An Artful Camaraderie
Tanya Taylor animates the élan of Elaine de Kooning in her fall 2022 ready-to-wear collection. BY TERRI PROVENCAL
Tanya Taylor at the Elaine de Kooning House and Studio.
n a serendipitous turn, Canadian-born fashion designer Tanya Taylor filmed her fall 2022 collection at the East Hampton home of Chris Byrne, an ongoing Patron contributor and the founder of the Elaine de Kooning House and Studio, which has hosted exhibitions and informal artist residencies since 2011. Meanwhile, boutique director Nerissa von Helpenstill was busy making plans for Tootsie’s runway presentation with Tanya Taylor, this year’s featured designer of the Mad Hatter’s Tea at the Dallas Arboretum on April 20. An admirer of Elaine de Kooning’s enduring strength, Taylor, who always breaks from the status quo, drew inspiration from the late artist’s postwar practice. We spoke with the New York– based designer following the collection’s filming and release. Terri Provencal (TP): You’ve painted your entire life, and your own handpainted prints are your signature. What does the intersection of art and fashion mean to you? Tanya Taylor (TT): I grew up in a highly creative environment, to the point where I was even allowed to paint walls in our home. I was always encouraged to pursue my artistic sensibilities and think out of the box. Being able to be at the intersection of art and fashion means that I’m able to make art accessible and approachable to more people and give them the tools to express themselves creatively and confidently. TP: The Tanya Taylor fall 2022 collection was inspired by Elaine de Kooning, whose practice straddled abstract expressionism and portraiture. What drew you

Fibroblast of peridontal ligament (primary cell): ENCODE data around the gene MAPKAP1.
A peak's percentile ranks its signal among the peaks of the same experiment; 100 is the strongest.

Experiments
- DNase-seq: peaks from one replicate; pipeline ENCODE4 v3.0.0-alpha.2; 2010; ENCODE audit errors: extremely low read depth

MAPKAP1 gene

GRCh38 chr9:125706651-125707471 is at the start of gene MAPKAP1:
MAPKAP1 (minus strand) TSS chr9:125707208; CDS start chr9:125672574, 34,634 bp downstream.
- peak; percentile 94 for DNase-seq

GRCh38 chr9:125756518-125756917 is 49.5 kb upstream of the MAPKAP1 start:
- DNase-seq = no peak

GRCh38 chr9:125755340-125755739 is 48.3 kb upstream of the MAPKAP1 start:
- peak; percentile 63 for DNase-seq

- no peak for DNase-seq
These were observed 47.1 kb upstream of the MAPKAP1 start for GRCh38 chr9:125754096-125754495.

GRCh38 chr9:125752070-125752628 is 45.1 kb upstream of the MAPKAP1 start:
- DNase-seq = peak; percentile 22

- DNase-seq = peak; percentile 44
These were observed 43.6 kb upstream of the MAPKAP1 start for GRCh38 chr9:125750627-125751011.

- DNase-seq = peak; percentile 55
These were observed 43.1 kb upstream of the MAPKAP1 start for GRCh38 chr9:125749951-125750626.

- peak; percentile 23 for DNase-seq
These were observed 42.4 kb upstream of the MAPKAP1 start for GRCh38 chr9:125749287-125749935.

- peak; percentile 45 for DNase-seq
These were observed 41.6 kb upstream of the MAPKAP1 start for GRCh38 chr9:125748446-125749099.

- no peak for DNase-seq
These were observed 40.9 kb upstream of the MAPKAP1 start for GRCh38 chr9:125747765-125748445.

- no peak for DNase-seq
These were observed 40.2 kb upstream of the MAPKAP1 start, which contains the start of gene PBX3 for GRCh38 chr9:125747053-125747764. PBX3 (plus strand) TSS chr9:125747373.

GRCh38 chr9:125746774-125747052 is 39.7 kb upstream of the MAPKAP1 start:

to her? Have you always admired her work? TT: I’ve always felt drawn to the stories of female artists, and I am so passionate about keeping their visions alive. De Kooning was simply fascinating to me; she was described by Brandon Brame Fortune [the author of Elaine de Kooning: Portraits (2015)] as at the “red-hot center of everything that was happening in New York City.” She was such a supporter of other female creatives, and even through the residency program established in her former house. She created this spirit of camaraderie in the artistic community, and I want to help keep it alive. TP: And how did you discover the Elaine de Kooning House, which just entered the National Register of Historic Places in January? TT: I lived in East Hampton during the pandemic and did not actually know about the Elaine de Kooning House and Studio until we started looking for interesting places to take an inspiration trip in the area. It was so exciting to discover such a culturally significant place just a stone’s throw away. TP: You filmed your fall collection at this East Hampton studio, which includes an artist’s residency program. You even painted while there. Tell us about the experience. TT: De Kooning created some of her most important works in that home, and standing where she once stood to create was such an honor. When we think back to the trip, we can’t help but feel so lucky to have been given the opportunity to create so freely in her home. We explored every nook and cranny, discovered some of her personal effects, and walked away with so many new creative ideas